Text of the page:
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The legacy of 'Silent Spring'
Fifty years after "Silent Spring," let's not roll back environmental protections

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Date published: 10/7/2012

SANTA CLARA, Calif.

--The Republican Party wants to open up more federal lands and waters to drilling for oil and natural gas. The GOP is pushing, in the name of freedom and economic opportunity, to roll back a variety of environmental protections. Republicans, including U.S. Sen. Pat Roberts of Kansas, are seeking to ease pesticide regulations; some are even questioning the Environmental Protection Agency's ban on DDT, reopening a controversy that stretches back half a century.

Fifty years ago Rachel Carson published "Silent Spring." This critique of America's dependence on chemical pesticides is widely hailed as one of the most influential books of the 20th century.

At the time of its publication, however, both the message and the messenger were roundly denounced. During a period of unprecedented prosperity and technological advances, Carson--a woman!--had the temerity to tell Americans that they were stunningly oblivious to the environmental dangers they were creating. She charged public officials with being far too trusting of the chemical industry and its false assurances of safety. In particular, Carson denounced this nation's vast reliance upon pesticides, especially DDT.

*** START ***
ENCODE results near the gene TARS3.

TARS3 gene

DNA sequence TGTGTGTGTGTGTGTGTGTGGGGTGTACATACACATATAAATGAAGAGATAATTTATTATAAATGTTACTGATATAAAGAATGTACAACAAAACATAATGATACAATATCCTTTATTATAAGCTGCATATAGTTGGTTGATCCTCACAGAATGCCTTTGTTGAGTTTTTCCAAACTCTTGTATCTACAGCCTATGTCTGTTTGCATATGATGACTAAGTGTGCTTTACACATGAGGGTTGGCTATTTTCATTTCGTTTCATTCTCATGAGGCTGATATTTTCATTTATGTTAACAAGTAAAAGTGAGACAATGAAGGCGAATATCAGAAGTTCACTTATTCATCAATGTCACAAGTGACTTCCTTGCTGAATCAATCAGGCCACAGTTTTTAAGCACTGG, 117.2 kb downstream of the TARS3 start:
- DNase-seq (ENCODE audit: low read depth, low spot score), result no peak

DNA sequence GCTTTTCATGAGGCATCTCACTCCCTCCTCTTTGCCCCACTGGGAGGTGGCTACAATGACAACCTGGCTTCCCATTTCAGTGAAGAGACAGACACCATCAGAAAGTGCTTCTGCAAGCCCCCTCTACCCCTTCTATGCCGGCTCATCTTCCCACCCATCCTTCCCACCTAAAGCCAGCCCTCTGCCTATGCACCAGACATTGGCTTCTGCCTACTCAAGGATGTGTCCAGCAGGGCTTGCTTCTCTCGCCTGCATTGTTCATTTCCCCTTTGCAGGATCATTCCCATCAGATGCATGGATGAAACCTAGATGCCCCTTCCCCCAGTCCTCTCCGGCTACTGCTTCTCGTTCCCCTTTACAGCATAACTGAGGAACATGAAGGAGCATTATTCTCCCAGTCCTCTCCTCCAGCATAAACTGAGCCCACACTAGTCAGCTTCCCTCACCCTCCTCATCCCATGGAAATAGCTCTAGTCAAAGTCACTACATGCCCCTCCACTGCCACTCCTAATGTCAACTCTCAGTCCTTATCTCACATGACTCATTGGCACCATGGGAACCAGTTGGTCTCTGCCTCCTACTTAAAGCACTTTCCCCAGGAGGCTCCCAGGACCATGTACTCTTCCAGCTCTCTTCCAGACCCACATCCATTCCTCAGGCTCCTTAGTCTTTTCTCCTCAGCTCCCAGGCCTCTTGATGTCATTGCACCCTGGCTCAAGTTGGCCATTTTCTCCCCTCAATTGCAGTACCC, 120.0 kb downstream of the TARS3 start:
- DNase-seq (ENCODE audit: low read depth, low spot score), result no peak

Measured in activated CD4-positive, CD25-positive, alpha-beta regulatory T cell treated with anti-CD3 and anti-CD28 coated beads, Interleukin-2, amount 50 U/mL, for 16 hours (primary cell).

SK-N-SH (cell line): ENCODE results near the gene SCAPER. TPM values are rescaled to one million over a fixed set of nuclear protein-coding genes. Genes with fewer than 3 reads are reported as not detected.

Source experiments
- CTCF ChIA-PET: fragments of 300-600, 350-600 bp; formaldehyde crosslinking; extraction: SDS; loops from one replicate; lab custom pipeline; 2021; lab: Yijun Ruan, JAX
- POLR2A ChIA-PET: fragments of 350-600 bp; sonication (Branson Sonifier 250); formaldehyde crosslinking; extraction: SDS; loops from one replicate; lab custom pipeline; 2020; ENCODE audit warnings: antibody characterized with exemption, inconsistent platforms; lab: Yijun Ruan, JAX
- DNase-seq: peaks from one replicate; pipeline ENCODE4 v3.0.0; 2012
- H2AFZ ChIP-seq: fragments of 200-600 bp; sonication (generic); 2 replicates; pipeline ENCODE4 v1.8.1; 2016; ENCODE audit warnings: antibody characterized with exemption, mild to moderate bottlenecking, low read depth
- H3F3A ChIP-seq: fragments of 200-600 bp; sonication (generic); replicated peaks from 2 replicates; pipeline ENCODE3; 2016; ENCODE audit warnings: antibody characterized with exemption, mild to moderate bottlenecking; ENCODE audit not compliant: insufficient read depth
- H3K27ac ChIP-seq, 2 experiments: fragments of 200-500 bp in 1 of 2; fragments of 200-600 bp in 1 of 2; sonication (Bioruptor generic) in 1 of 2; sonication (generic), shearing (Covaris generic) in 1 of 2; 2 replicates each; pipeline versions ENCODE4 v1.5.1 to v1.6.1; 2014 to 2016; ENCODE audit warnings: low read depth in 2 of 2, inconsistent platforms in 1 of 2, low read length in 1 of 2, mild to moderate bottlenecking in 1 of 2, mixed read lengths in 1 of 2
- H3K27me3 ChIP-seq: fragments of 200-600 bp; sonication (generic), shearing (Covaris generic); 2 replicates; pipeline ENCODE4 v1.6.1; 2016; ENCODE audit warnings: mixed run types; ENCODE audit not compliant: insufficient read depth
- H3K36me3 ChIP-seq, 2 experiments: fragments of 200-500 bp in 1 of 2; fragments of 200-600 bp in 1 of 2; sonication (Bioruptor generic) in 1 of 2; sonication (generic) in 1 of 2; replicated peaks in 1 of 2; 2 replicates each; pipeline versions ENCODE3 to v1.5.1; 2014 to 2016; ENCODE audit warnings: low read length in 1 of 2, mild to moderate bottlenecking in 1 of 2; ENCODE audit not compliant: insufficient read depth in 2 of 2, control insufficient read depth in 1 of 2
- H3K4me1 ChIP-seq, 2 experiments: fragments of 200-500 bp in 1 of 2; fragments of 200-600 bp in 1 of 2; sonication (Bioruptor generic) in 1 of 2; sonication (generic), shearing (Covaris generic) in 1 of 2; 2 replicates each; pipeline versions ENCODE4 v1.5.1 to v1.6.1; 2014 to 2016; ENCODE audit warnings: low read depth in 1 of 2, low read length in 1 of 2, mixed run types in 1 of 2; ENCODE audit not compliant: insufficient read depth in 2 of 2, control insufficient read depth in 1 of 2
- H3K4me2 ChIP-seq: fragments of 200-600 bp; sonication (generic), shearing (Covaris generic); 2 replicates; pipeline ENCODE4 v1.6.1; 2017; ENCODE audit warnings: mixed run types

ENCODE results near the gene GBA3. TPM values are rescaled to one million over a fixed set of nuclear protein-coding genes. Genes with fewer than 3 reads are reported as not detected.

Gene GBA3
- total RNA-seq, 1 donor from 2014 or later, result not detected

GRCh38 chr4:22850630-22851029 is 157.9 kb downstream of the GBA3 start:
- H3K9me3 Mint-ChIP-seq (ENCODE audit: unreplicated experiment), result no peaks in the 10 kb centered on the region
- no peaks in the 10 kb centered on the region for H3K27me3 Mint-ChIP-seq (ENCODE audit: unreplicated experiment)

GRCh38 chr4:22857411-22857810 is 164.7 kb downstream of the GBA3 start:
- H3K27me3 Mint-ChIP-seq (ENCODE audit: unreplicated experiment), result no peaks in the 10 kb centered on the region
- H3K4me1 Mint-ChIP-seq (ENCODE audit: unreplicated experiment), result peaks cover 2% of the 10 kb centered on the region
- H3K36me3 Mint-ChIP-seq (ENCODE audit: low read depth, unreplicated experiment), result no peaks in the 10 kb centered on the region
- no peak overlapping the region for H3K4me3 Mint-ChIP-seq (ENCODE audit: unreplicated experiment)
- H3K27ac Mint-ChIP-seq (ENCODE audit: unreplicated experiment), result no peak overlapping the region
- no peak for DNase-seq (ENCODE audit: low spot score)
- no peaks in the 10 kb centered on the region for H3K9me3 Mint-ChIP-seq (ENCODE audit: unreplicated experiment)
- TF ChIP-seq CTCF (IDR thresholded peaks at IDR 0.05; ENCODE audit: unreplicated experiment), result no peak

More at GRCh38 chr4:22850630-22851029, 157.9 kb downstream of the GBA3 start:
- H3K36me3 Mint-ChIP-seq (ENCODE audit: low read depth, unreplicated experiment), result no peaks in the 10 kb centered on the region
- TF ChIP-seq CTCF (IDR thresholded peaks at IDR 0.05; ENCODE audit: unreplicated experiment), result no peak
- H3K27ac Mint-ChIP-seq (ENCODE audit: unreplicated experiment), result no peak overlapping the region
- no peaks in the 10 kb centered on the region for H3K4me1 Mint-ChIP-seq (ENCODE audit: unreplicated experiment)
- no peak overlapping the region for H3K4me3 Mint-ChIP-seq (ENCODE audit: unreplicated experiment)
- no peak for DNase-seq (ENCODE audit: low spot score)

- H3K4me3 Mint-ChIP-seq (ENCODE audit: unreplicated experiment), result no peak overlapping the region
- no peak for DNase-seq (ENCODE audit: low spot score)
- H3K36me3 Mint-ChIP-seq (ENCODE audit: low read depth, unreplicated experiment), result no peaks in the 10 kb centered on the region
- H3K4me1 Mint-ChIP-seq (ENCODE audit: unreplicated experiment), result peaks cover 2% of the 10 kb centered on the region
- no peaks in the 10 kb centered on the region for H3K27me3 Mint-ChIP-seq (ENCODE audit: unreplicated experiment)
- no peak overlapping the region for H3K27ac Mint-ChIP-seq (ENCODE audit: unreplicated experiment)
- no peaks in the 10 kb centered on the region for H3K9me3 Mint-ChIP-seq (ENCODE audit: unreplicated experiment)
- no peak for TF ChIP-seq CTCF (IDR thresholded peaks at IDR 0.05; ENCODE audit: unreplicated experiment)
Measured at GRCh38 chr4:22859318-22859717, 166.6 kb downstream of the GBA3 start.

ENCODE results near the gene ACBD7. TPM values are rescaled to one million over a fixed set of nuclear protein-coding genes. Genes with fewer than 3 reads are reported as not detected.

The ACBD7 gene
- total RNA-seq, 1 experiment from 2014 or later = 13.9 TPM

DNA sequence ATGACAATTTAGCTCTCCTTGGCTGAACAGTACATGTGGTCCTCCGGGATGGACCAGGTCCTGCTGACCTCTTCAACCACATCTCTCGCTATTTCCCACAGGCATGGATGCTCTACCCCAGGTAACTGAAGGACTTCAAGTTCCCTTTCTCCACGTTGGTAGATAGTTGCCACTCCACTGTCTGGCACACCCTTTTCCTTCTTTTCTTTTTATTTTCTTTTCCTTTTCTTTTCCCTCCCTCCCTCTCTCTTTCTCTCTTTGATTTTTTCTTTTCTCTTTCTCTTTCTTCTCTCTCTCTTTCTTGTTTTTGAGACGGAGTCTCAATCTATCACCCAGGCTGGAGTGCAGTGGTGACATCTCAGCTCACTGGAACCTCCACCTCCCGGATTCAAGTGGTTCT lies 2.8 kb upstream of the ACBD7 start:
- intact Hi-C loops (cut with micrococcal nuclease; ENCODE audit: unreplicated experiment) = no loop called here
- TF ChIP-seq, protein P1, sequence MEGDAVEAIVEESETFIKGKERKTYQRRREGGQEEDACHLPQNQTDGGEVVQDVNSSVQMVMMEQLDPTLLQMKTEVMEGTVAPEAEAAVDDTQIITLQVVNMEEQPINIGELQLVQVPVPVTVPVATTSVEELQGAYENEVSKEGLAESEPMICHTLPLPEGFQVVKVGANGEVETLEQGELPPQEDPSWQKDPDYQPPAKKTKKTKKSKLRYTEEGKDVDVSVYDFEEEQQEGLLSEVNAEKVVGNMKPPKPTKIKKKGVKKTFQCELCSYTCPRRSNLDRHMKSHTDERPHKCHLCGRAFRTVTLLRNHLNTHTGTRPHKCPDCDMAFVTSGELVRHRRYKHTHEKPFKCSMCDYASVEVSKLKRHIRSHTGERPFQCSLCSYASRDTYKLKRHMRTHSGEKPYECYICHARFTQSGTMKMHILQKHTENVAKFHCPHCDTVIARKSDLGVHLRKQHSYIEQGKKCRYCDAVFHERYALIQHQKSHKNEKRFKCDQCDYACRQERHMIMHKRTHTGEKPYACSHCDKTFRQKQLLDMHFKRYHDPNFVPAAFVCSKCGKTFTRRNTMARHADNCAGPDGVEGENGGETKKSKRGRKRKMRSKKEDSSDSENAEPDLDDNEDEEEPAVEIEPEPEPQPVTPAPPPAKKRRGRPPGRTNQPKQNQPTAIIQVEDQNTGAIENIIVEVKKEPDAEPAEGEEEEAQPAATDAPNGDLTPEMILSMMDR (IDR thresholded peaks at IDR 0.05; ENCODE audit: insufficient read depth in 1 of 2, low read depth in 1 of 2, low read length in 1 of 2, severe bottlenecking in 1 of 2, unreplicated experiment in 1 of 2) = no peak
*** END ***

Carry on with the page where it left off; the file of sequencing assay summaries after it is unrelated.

"Silent Spring" pointed out long-term consequences of chemical use that far outweighed the immediate benefits. The book's title came from the opening chapter, "A Fable for Tomorrow." This vignette described an American town in which all life, from song birds to children, had been silenced by killer chemicals unwittingly unleashed by the scientific community. "Future historians may well be amazed by our distorted sense of proportion," Carson warned. "How could intelligent beings seek to control a few unwanted species by a method that contaminated the entire environment and brought the threat of disease and death even to their own kind?"

"Silent Spring" was denounced in the popular press. In a scathing review, Time magazine dismissed it as "hysterically overemphatic." When The New Yorker serialized "Silent Spring," a California reader complained to the magazine's editor that "Miss Rachel Carson's reference to the selfishness of insecticide manufacturers probably reflects her communist sympathies," adding, "As for insects, isn't it just like a woman to be scared to death of a few little bugs!"


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HAVE THE LESSONS OF RACHEL CARSON'S BOOK TAKEN HOLD?

Nancy C. Unger is associate professor of history at Santa Clara University. Her new book is "Beyond Nature's Housekeepers: American Women in Environmental History" (Oxford University Press, 2012). She wrote this for the History News Service.